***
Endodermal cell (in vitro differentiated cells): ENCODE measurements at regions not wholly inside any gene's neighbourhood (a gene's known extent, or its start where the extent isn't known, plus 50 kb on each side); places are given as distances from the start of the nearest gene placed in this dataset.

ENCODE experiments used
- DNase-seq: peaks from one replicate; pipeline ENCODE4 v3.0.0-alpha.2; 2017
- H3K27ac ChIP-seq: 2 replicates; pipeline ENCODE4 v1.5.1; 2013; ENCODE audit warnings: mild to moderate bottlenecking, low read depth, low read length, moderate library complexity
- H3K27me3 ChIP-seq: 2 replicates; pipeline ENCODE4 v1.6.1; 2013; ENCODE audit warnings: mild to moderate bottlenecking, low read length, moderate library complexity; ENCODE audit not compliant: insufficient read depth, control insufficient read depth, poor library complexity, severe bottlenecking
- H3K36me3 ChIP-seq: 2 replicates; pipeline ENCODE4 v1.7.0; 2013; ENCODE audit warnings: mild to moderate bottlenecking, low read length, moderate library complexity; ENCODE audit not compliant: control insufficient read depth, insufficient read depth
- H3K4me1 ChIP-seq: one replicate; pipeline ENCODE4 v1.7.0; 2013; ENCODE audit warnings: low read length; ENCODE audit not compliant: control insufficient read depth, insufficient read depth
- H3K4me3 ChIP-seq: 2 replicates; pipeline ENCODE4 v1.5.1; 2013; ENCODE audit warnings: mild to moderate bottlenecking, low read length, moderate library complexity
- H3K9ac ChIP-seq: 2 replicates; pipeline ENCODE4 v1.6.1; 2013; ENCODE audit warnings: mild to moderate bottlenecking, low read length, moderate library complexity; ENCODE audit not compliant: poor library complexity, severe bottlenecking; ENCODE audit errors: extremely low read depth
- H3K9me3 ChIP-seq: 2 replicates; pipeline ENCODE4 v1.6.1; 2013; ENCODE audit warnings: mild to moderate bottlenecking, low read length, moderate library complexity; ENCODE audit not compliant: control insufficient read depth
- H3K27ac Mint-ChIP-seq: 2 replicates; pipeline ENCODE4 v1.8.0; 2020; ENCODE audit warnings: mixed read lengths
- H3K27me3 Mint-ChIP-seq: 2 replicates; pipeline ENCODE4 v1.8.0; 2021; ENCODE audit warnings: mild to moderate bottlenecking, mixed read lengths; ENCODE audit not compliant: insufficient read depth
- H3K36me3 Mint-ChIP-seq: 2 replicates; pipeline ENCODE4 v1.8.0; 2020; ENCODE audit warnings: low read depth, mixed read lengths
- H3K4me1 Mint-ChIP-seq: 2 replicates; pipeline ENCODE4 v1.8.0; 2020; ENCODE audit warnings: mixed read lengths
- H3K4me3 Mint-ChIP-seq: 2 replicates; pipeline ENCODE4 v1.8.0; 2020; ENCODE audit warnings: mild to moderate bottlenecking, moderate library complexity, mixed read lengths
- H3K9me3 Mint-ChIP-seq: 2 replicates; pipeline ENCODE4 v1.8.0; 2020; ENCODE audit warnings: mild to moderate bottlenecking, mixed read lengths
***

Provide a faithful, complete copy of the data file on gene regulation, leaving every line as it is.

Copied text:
Endodermal cell (in vitro differentiated cells): ENCODE measurements at regions not wholly inside any gene's neighbourhood (a gene's known extent, or its start where the extent isn't known, plus 50 kb on each side); places are given as distances from the start of the nearest gene placed in this dataset.

ENCODE experiments used
- DNase-seq: peaks from one replicate; pipeline ENCODE4 v3.0.0-alpha.2; 2017
- H3K27ac ChIP-seq: 2 replicates; pipeline ENCODE4 v1.5.1; 2013; ENCODE audit warnings: mild to moderate bottlenecking, low read depth, low read length, moderate library complexity
- H3K27me3 ChIP-seq: 2 replicates; pipeline ENCODE4 v1.6.1; 2013; ENCODE audit warnings: mild to moderate bottlenecking, low read length, moderate library complexity; ENCODE audit not compliant: insufficient read depth, control insufficient read depth, poor library complexity, severe bottlenecking
- H3K36me3 ChIP-seq: 2 replicates; pipeline ENCODE4 v1.7.0; 2013; ENCODE audit warnings: mild to moderate bottlenecking, low read length, moderate library complexity; ENCODE audit not compliant: control insufficient read depth, insufficient read depth
- H3K4me1 ChIP-seq: one replicate; pipeline ENCODE4 v1.7.0; 2013; ENCODE audit warnings: low read length; ENCODE audit not compliant: control insufficient read depth, insufficient read depth
- H3K4me3 ChIP-seq: 2 replicates; pipeline ENCODE4 v1.5.1; 2013; ENCODE audit warnings: mild to moderate bottlenecking, low read length, moderate library complexity
- H3K9ac ChIP-seq: 2 replicates; pipeline ENCODE4 v1.6.1; 2013; ENCODE audit warnings: mild to moderate bottlenecking, low read length, moderate library complexity; ENCODE audit not compliant: poor library complexity, severe bottlenecking; ENCODE audit errors: extremely low read depth
- H3K9me3 ChIP-seq: 2 replicates; pipeline ENCODE4 v1.6.1; 2013; ENCODE audit warnings: mild to moderate bottlenecking, low read length, moderate library complexity; ENCODE audit not compliant: control insufficient read depth
- H3K27ac Mint-ChIP-seq: 2 replicates; pipeline ENCODE4 v1.8.0; 2020; ENCODE audit warnings: mixed read lengths
- H3K27me3 Mint-ChIP-seq: 2 replicates; pipeline ENCODE4 v1.8.0; 2021; ENCODE audit warnings: mild to moderate bottlenecking, mixed read lengths; ENCODE audit not compliant: insufficient read depth
- H3K36me3 Mint-ChIP-seq: 2 replicates; pipeline ENCODE4 v1.8.0; 2020; ENCODE audit warnings: low read depth, mixed read lengths
- H3K4me1 Mint-ChIP-seq: 2 replicates; pipeline ENCODE4 v1.8.0; 2020; ENCODE audit warnings: mixed read lengths
- H3K4me3 Mint-ChIP-seq: 2 replicates; pipeline ENCODE4 v1.8.0; 2020; ENCODE audit warnings: mild to moderate bottlenecking, moderate library complexity, mixed read lengths
- H3K9me3 Mint-ChIP-seq: 2 replicates; pipeline ENCODE4 v1.8.0; 2020; ENCODE audit warnings: mild to moderate bottlenecking, mixed read lengths